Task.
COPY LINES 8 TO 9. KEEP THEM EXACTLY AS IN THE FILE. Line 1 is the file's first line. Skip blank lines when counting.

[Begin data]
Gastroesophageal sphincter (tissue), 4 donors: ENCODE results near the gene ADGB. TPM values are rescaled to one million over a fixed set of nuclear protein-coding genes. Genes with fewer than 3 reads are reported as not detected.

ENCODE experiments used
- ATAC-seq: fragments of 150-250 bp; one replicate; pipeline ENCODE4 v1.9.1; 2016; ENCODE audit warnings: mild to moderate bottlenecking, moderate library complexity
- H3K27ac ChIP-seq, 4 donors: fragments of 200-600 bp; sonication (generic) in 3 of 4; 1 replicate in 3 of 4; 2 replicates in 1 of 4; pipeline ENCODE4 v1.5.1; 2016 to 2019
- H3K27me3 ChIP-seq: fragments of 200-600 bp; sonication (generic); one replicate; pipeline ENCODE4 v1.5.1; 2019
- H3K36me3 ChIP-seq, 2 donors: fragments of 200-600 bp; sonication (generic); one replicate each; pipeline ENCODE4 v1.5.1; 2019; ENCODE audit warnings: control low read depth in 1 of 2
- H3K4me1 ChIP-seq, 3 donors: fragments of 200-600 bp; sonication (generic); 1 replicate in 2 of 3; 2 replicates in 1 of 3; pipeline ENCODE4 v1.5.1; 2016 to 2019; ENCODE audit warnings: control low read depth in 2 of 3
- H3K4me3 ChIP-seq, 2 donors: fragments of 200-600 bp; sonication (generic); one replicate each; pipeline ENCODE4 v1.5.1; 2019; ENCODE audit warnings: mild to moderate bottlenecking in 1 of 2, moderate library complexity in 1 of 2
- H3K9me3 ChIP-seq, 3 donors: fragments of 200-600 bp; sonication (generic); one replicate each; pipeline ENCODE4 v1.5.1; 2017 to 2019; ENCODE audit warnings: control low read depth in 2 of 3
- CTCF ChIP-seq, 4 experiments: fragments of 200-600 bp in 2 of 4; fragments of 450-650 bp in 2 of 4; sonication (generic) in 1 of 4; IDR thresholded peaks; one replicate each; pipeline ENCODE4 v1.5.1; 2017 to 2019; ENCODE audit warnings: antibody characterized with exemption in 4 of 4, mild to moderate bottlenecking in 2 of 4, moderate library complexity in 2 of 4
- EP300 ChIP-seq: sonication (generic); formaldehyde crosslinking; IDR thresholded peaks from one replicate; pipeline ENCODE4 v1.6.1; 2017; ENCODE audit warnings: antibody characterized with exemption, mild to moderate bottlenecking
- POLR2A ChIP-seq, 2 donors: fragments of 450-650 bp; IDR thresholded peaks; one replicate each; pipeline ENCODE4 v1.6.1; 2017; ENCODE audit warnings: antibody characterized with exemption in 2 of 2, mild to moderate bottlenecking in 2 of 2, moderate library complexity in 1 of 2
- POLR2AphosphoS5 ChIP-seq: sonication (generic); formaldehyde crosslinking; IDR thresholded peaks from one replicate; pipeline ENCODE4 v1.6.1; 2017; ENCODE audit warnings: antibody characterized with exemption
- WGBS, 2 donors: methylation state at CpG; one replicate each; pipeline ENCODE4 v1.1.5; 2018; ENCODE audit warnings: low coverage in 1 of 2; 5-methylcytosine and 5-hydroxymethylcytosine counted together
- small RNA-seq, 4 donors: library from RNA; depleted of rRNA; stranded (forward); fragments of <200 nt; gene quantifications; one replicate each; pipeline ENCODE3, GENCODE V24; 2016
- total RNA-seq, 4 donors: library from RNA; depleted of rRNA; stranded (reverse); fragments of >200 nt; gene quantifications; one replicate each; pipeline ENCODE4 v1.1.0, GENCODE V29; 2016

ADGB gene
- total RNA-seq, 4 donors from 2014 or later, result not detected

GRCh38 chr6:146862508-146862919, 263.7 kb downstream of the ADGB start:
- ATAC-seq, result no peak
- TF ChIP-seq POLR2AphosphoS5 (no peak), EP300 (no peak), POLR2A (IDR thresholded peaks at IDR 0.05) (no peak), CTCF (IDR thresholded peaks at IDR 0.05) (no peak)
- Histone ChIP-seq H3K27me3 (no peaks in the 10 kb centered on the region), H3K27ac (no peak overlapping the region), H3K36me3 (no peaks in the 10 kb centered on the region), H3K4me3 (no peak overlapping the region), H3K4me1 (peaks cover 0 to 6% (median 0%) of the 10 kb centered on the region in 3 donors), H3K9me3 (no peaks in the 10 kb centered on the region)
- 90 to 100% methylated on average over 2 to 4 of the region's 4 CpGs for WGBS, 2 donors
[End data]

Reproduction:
- H3K4me3 ChIP-seq, 2 donors: fragments of 200-600 bp; sonication (generic); one replicate each; pipeline ENCODE4 v1.5.1; 2019; ENCODE audit warnings: mild to moderate bottlenecking in 1 of 2, moderate library complexity in 1 of 2
- H3K9me3 ChIP-seq, 3 donors: fragments of 200-600 bp; sonication (generic); one replicate each; pipeline ENCODE4 v1.5.1; 2017 to 2019; ENCODE audit warnings: control low read depth in 2 of 3